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I work with a team of QA Engineers who do manual testing and automated testing in the form of Selenium and Postman.

We're pretty good with our manual tests, attempting to automate said tests are challenging. There are times in which our testing responsibilities are low, and we have lots of time to create and maintain our tests. Other times, we are swamped with testing which kills any progress we have made.

One solution might be to hire more QA, but I fear they would get dragged into doing more manual testing.

My ultimate goal is to have Selenium smoke tests run when developers open a new PR and nightly regression tests that have most of the tests that we are executing manually

Another solution might be for developers to write their own end-to-end test in addition to their unit tests. Any thoughts on that?

Most online sources suggest hiring dedicated test automation engineers and have manual testers write and conduct test manually and have test automation engineers automated written tests. One online source suggested the opposite that separate teams don't work

Can anyone working on at companies with separate teams chime in with advice over what direction to go and any pitfalls to avoid?

  • I'm confused, is there anything that says when you get hired on to a team that you have to do all the responsibilities of anything of someone on that team? Is there a reason why you couldn't hire two people to write and maintain automated tests while keeping them on the same team? – corsiKa Jan 6 at 6:03
  • There isn't, we currently have some degree of separation within various automation projects, but everyone still does manual testing. The team initially was only doing manual testing, we've started to automate repetitive tests and would like to spend more time doing so. However, we have a very large number of tests that need to be executed before deploys which means that focus on manual testing as the feature needs to be tested now. – atg Jan 6 at 6:45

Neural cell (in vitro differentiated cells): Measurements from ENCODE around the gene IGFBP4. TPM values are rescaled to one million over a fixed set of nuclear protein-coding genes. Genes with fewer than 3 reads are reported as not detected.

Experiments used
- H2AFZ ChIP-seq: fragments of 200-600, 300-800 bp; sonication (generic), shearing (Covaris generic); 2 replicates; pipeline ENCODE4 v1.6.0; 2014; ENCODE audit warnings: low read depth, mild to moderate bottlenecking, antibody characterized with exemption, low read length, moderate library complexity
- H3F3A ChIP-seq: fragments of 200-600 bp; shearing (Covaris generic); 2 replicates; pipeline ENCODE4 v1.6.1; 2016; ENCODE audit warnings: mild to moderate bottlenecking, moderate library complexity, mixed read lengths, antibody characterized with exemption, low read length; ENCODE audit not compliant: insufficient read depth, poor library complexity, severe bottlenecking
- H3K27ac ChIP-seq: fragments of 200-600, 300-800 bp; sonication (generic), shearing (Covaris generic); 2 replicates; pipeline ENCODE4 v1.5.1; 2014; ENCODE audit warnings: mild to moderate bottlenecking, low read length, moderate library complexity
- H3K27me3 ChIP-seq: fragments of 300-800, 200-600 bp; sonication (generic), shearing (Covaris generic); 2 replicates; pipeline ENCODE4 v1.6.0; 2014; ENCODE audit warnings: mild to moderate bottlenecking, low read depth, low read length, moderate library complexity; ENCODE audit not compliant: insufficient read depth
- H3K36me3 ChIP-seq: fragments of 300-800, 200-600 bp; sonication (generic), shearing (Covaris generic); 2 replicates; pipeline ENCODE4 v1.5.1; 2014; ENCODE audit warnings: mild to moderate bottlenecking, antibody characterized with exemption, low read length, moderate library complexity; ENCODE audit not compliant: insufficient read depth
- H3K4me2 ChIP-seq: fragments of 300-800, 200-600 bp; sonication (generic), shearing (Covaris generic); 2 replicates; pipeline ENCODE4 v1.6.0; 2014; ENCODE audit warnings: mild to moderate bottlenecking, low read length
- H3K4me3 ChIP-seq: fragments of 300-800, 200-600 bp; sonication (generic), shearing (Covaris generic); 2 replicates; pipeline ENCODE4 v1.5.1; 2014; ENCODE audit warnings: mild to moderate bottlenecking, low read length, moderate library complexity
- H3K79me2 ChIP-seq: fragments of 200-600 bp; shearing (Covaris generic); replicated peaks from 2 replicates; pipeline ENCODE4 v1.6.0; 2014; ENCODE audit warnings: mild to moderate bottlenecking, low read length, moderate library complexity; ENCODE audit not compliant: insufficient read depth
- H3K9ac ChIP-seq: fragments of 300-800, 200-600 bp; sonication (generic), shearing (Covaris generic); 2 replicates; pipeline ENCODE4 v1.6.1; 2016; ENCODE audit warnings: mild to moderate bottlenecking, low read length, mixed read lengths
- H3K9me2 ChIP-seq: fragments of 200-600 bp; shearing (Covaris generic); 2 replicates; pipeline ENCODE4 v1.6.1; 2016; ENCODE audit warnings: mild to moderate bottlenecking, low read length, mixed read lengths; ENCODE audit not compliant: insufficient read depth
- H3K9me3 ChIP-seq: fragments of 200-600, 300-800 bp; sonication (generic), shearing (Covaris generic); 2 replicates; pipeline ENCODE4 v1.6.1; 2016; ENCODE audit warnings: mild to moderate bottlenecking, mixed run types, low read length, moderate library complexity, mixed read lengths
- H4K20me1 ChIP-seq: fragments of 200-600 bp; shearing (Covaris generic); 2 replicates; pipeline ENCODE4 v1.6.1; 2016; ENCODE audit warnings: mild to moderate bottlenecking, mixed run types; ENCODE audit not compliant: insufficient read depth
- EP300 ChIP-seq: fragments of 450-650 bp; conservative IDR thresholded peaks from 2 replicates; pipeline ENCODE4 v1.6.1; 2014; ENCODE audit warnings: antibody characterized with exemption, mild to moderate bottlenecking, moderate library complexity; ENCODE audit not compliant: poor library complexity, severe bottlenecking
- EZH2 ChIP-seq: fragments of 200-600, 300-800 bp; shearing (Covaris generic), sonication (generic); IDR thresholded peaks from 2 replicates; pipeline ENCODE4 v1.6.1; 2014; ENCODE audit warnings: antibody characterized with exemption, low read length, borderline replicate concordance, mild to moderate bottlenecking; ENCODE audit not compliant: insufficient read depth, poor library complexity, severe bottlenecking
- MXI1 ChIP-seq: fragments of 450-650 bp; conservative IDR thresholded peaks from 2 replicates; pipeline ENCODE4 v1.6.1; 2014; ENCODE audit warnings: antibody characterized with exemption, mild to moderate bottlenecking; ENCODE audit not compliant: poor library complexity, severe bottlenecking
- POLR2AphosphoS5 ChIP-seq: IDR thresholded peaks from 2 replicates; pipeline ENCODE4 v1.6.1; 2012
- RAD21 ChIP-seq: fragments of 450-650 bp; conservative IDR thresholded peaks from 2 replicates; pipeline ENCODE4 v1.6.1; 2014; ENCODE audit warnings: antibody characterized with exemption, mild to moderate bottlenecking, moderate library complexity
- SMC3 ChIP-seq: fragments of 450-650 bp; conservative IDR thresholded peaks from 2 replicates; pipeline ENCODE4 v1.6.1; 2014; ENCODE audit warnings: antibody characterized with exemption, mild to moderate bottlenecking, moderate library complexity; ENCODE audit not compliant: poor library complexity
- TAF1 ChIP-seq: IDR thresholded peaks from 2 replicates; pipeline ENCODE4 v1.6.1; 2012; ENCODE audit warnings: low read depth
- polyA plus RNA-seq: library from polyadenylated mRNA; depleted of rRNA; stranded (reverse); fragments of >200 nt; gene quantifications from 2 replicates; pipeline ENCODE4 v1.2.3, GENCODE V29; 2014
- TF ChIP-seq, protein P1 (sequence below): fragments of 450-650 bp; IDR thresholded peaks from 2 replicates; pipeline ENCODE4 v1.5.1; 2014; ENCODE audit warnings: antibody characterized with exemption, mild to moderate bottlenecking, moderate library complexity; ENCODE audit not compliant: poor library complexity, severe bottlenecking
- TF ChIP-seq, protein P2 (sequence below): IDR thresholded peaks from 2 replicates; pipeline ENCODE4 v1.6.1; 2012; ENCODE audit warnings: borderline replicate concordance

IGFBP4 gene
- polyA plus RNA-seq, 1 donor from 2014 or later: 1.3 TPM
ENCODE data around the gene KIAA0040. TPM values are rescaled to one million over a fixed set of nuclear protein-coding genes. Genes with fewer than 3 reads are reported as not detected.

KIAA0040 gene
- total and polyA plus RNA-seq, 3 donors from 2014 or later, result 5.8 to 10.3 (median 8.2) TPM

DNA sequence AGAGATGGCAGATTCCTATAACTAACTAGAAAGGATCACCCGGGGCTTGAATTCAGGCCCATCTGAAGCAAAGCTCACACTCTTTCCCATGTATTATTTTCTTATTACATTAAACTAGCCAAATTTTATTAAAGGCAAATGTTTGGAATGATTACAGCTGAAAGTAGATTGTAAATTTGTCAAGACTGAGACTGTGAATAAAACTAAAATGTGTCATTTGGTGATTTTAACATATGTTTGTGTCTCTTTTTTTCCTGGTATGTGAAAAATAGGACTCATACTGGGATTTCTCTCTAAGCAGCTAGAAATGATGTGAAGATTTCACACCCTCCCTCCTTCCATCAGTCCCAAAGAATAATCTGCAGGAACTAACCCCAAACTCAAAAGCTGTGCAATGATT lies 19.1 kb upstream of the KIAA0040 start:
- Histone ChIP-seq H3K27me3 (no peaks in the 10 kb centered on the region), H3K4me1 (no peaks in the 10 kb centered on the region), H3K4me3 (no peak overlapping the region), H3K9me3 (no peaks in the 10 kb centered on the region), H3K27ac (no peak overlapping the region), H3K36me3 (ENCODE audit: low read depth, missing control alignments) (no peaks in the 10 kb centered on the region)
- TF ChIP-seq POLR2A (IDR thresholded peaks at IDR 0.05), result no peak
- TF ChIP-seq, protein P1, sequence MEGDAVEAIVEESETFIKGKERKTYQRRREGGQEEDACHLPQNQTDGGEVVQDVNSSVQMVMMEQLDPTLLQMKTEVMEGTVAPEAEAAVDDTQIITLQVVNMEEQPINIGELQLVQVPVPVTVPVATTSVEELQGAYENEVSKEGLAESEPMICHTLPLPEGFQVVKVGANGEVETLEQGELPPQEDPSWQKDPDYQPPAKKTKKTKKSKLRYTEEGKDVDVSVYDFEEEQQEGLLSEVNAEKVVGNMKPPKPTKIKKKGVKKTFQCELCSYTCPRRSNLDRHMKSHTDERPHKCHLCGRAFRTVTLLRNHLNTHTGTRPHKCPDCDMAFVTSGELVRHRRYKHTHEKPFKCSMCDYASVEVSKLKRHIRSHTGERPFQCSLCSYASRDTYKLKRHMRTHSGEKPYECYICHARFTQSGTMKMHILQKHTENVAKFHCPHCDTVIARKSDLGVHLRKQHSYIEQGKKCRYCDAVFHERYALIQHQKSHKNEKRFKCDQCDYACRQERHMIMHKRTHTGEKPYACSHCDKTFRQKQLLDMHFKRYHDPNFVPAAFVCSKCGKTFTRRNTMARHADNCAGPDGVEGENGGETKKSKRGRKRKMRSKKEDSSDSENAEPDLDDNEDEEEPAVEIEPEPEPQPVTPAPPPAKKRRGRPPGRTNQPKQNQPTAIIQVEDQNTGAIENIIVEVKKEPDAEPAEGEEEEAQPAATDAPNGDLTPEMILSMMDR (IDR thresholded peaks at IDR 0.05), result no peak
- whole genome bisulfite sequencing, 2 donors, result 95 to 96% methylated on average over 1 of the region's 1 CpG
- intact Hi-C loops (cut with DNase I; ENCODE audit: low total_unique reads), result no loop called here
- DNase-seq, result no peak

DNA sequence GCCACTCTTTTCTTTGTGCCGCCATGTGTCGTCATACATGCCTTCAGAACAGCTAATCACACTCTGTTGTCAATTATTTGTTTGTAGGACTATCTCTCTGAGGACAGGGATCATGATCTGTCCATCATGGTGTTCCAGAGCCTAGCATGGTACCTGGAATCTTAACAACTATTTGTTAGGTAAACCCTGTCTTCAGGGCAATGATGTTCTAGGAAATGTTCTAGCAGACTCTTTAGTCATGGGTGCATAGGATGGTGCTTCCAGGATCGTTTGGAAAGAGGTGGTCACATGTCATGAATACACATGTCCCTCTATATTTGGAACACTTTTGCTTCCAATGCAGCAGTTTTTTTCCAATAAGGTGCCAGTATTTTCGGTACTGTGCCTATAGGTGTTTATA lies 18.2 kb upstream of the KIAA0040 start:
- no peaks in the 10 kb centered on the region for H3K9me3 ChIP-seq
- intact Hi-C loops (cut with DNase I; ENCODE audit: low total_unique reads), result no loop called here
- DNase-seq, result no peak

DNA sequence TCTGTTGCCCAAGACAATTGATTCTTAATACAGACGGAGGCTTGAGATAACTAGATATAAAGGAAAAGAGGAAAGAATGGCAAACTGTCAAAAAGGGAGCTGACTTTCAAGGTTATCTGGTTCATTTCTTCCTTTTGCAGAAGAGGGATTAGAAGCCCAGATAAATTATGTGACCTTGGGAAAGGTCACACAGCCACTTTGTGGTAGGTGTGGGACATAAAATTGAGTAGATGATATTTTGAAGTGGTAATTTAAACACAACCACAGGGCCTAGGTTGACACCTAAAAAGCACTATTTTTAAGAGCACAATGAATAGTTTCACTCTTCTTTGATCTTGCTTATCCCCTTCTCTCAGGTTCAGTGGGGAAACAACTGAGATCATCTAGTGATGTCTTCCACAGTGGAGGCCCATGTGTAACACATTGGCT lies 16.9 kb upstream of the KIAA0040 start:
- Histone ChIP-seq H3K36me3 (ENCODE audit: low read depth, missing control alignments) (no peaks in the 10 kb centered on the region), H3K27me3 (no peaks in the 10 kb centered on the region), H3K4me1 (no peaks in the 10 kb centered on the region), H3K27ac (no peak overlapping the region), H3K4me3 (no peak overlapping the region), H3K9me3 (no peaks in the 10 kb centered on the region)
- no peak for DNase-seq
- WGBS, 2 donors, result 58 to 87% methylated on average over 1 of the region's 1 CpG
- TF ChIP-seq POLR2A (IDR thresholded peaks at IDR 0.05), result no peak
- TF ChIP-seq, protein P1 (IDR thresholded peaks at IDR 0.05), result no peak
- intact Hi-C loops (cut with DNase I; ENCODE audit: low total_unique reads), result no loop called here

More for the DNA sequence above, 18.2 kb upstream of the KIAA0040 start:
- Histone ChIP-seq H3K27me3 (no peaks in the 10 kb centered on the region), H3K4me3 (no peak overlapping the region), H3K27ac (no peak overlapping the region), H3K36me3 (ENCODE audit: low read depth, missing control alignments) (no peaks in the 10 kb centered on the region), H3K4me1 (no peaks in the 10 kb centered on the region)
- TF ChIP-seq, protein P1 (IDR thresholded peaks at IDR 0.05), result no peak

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Where I work there is an Automation team that is independent from QA & Code teams on the various projects. They work on the same iteration / sprint cycle all the other teams do. Each sprint they evaluate requests they get from various teams & prioritize what gets done. Those of us on the specific projects work with them on what the test(s) will be and they train us on how to audit the nightly results, do some basic trouble shooting, do a one-off run if needed, and how to log a request to them for updates/ corrections/changes.

The pros of that.... The Automation team is primarily coders so they are much better at efficiently & quickly writing code. I could muddle through, but what takes them a few hours/days would take me weeks.
The automation team can re-use, share and maximize effort across similar projects, where I may not even realize another team is doing something similar. We have one repository & location for all the automation & tests.

The cons.... If we are not the #1 priority our automation may not be done as quickly as we want. Similar, if we have issues, there isn't always someone immediately available for assistance.

In general I think it works well for our situation at a large company with numerous projects running at the same time. If you are a smaller shop it may not be as good a fit.

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